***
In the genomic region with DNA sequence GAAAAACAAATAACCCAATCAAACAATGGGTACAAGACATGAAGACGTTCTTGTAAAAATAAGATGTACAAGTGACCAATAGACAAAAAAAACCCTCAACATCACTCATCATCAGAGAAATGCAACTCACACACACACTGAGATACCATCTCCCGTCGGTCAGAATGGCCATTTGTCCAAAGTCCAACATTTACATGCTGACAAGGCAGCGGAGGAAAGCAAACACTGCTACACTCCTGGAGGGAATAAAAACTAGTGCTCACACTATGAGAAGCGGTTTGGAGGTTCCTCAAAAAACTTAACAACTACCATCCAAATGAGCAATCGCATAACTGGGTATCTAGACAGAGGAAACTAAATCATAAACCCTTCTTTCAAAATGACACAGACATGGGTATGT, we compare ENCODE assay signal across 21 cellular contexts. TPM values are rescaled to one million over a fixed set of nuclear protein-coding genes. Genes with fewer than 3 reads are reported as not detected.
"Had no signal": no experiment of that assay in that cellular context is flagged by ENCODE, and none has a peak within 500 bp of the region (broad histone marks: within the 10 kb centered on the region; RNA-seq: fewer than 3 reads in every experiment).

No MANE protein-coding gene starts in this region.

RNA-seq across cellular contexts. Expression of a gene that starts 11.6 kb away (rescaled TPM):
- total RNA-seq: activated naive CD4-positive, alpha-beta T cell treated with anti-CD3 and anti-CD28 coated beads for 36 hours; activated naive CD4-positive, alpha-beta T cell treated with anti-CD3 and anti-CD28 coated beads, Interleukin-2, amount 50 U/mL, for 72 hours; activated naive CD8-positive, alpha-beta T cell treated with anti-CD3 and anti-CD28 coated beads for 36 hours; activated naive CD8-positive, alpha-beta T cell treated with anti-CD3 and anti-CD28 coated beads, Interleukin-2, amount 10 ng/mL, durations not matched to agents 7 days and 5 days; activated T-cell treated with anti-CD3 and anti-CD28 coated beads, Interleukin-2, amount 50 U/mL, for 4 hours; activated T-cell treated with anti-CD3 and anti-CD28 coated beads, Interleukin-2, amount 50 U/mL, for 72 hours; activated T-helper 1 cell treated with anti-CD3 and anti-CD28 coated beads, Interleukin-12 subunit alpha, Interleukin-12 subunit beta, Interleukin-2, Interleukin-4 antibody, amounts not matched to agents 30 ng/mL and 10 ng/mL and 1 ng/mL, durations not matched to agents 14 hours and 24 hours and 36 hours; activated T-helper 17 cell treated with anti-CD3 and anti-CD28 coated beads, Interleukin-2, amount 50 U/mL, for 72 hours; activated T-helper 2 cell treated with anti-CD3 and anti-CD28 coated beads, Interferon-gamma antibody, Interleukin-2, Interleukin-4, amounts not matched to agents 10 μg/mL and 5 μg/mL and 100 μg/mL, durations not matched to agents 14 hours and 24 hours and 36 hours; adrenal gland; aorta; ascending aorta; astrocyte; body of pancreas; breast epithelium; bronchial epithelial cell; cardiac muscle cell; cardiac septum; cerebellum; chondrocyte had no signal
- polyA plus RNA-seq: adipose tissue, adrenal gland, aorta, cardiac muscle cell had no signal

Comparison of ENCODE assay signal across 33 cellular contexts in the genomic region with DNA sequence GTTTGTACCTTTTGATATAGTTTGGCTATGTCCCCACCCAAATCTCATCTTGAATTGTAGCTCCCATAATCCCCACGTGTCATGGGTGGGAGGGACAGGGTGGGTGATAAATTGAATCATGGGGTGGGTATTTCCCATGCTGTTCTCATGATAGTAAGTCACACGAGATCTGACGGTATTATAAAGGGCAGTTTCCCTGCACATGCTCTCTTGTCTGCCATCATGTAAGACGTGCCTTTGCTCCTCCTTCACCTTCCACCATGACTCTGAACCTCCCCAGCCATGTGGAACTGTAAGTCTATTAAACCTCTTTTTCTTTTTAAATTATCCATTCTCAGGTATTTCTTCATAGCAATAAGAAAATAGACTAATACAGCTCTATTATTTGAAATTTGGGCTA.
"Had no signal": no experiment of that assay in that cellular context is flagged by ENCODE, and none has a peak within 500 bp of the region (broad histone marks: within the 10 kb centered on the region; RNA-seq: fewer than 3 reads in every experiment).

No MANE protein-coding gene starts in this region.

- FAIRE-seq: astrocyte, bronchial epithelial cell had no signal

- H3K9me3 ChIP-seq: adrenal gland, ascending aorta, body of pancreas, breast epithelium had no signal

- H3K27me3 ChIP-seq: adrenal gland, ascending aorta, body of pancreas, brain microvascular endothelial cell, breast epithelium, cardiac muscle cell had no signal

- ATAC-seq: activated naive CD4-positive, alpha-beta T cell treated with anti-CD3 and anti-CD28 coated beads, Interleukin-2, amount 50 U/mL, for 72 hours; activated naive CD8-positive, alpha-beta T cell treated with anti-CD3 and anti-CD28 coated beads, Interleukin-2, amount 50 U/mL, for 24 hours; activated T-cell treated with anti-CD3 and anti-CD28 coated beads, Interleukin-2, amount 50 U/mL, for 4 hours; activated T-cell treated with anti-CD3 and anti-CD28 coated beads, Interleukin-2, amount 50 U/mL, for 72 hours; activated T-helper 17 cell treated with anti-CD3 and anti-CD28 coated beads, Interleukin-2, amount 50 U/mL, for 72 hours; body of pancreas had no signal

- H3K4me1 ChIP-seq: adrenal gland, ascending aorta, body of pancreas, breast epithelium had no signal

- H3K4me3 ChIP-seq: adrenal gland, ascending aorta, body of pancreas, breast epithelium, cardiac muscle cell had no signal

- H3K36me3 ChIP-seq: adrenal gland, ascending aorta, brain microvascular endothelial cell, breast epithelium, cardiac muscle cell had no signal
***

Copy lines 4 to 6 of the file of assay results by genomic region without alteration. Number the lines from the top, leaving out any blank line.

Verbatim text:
RNA-seq across cellular contexts. Expression of a gene that starts 11.6 kb away (rescaled TPM):
- total RNA-seq: activated naive CD4-positive, alpha-beta T cell treated with anti-CD3 and anti-CD28 coated beads for 36 hours; activated naive CD4-positive, alpha-beta T cell treated with anti-CD3 and anti-CD28 coated beads, Interleukin-2, amount 50 U/mL, for 72 hours; activated naive CD8-positive, alpha-beta T cell treated with anti-CD3 and anti-CD28 coated beads for 36 hours; activated naive CD8-positive, alpha-beta T cell treated with anti-CD3 and anti-CD28 coated beads, Interleukin-2, amount 10 ng/mL, durations not matched to agents 7 days and 5 days; activated T-cell treated with anti-CD3 and anti-CD28 coated beads, Interleukin-2, amount 50 U/mL, for 4 hours; activated T-cell treated with anti-CD3 and anti-CD28 coated beads, Interleukin-2, amount 50 U/mL, for 72 hours; activated T-helper 1 cell treated with anti-CD3 and anti-CD28 coated beads, Interleukin-12 subunit alpha, Interleukin-12 subunit beta, Interleukin-2, Interleukin-4 antibody, amounts not matched to agents 30 ng/mL and 10 ng/mL and 1 ng/mL, durations not matched to agents 14 hours and 24 hours and 36 hours; activated T-helper 17 cell treated with anti-CD3 and anti-CD28 coated beads, Interleukin-2, amount 50 U/mL, for 72 hours; activated T-helper 2 cell treated with anti-CD3 and anti-CD28 coated beads, Interferon-gamma antibody, Interleukin-2, Interleukin-4, amounts not matched to agents 10 μg/mL and 5 μg/mL and 100 μg/mL, durations not matched to agents 14 hours and 24 hours and 36 hours; adrenal gland; aorta; ascending aorta; astrocyte; body of pancreas; breast epithelium; bronchial epithelial cell; cardiac muscle cell; cardiac septum; cerebellum; chondrocyte had no signal
- polyA plus RNA-seq: adipose tissue, adrenal gland, aorta, cardiac muscle cell had no signal